We don’t often think about Mount Rushmore before. It’s a question of perspective and dynamite.
An image of Mount Rushmore, or Six Grandfathers, as the Sioux call it, before the faces of the four “Founding Fathers” were carved into it.
Returning to the present, one builder is left standing.
Lessons from stone: The last man to have built Mount Rushmore (The Economist)
Nick Clifford still works at the monument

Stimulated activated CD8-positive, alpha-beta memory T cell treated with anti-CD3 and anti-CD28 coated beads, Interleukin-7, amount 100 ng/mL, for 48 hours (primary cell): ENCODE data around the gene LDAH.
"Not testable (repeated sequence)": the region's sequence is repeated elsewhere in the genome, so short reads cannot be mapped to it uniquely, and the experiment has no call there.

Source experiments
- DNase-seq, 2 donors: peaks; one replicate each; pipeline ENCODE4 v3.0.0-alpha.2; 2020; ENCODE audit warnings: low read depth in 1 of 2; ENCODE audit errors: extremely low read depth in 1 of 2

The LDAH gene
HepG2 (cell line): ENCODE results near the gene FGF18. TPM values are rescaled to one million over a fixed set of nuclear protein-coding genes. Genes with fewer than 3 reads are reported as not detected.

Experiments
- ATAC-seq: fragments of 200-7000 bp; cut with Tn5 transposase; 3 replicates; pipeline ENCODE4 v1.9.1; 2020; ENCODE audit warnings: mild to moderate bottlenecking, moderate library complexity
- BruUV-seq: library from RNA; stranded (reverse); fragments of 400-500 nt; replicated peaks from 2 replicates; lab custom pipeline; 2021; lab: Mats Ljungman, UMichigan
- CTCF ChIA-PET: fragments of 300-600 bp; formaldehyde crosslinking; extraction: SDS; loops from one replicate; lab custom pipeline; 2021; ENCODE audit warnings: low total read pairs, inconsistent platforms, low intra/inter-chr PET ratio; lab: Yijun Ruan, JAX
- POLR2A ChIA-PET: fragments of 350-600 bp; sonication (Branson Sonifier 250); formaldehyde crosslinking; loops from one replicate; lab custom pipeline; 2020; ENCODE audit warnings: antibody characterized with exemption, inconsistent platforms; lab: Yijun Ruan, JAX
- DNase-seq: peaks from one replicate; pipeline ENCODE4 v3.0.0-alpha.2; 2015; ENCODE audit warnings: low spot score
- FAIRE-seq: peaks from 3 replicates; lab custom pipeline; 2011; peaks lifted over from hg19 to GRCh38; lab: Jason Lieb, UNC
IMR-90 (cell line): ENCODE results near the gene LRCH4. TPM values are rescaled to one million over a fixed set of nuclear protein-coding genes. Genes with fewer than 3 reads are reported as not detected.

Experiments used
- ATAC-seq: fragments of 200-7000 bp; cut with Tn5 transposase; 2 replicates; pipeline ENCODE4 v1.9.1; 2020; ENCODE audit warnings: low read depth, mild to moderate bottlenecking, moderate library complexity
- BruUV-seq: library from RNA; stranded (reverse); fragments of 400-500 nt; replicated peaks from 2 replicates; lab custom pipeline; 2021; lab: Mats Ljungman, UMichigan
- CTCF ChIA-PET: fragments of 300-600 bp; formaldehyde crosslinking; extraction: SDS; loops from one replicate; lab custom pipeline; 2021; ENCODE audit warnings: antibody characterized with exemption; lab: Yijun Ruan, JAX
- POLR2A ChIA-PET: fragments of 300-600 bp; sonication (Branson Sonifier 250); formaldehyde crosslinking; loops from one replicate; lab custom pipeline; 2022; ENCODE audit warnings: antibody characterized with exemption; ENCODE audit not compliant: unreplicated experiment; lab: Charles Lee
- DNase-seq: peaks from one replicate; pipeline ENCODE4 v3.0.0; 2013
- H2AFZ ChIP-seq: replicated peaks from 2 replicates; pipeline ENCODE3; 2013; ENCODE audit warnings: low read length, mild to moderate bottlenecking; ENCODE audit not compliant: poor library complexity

It was the dust that he hated most. Clouds in the high, thin, South Dakotan air, that choked him as he dangled in a harness on the mountainside. The men wielded jackhammers, drilling holes so sticks of dynamite could be pressed into the rock. Then, as they retreated on a president’s head—for a lunch of meatloaf sandwiches, if lucky—fuses fizzed and granite blasted off below. Few bothered with masks, except when the boss, Gutzon Borglum, came on site. One man snipped a hole in his to let him smoke as he drilled. In any case the damned particles got “into your eyes, ears, hair, nose and worst of all your throat” …